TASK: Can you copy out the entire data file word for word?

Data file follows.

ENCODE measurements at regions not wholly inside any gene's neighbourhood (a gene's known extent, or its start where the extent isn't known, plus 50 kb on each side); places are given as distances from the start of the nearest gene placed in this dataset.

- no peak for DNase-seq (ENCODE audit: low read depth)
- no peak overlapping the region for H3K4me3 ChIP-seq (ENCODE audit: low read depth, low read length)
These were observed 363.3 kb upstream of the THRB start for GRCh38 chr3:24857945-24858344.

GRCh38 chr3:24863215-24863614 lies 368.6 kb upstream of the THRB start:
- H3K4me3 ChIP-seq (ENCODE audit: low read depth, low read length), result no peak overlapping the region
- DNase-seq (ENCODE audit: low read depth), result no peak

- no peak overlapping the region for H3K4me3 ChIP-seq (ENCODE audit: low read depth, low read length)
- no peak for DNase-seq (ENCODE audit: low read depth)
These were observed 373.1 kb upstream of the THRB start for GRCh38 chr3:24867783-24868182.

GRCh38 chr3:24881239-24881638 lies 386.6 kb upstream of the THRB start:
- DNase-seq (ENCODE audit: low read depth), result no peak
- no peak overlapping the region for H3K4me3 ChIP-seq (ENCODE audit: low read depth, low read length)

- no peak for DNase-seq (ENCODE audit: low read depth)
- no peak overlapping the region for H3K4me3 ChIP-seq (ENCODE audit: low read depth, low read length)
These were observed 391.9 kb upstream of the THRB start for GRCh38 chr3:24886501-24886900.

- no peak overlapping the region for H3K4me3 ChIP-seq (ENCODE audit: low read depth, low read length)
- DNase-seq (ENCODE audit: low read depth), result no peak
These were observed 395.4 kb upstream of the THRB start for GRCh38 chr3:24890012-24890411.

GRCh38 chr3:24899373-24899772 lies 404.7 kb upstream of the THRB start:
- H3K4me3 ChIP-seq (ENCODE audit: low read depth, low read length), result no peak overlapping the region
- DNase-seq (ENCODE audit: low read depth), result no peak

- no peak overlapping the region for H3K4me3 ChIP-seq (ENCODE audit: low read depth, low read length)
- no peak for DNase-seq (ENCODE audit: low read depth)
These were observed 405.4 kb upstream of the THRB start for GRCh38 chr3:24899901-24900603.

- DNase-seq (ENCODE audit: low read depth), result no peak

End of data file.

ENCODE measurements at regions not wholly inside any gene's neighbourhood (a gene's known extent, or its start where the extent isn't known, plus 50 kb on each side); places are given as distances from the start of the nearest gene placed in this dataset.

- no peak for DNase-seq (ENCODE audit: low read depth)
- no peak overlapping the region for H3K4me3 ChIP-seq (ENCODE audit: low read depth, low read length)
These were observed 363.3 kb upstream of the THRB start for GRCh38 chr3:24857945-24858344.

GRCh38 chr3:24863215-24863614 lies 368.6 kb upstream of the THRB start:
- H3K4me3 ChIP-seq (ENCODE audit: low read depth, low read length), result no peak overlapping the region
- DNase-seq (ENCODE audit: low read depth), result no peak

- no peak overlapping the region for H3K4me3 ChIP-seq (ENCODE audit: low read depth, low read length)
- no peak for DNase-seq (ENCODE audit: low read depth)
These were observed 373.1 kb upstream of the THRB start for GRCh38 chr3:24867783-24868182.

GRCh38 chr3:24881239-24881638 lies 386.6 kb upstream of the THRB start:
- DNase-seq (ENCODE audit: low read depth), result no peak
- no peak overlapping the region for H3K4me3 ChIP-seq (ENCODE audit: low read depth, low read length)

- no peak for DNase-seq (ENCODE audit: low read depth)
- no peak overlapping the region for H3K4me3 ChIP-seq (ENCODE audit: low read depth, low read length)
These were observed 391.9 kb upstream of the THRB start for GRCh38 chr3:24886501-24886900.

- no peak overlapping the region for H3K4me3 ChIP-seq (ENCODE audit: low read depth, low read length)
- DNase-seq (ENCODE audit: low read depth), result no peak
These were observed 395.4 kb upstream of the THRB start for GRCh38 chr3:24890012-24890411.

GRCh38 chr3:24899373-24899772 lies 404.7 kb upstream of the THRB start:
- H3K4me3 ChIP-seq (ENCODE audit: low read depth, low read length), result no peak overlapping the region
- DNase-seq (ENCODE audit: low read depth), result no peak

- no peak overlapping the region for H3K4me3 ChIP-seq (ENCODE audit: low read depth, low read length)
- no peak for DNase-seq (ENCODE audit: low read depth)
These were observed 405.4 kb upstream of the THRB start for GRCh38 chr3:24899901-24900603.

- DNase-seq (ENCODE audit: low read depth), result no peak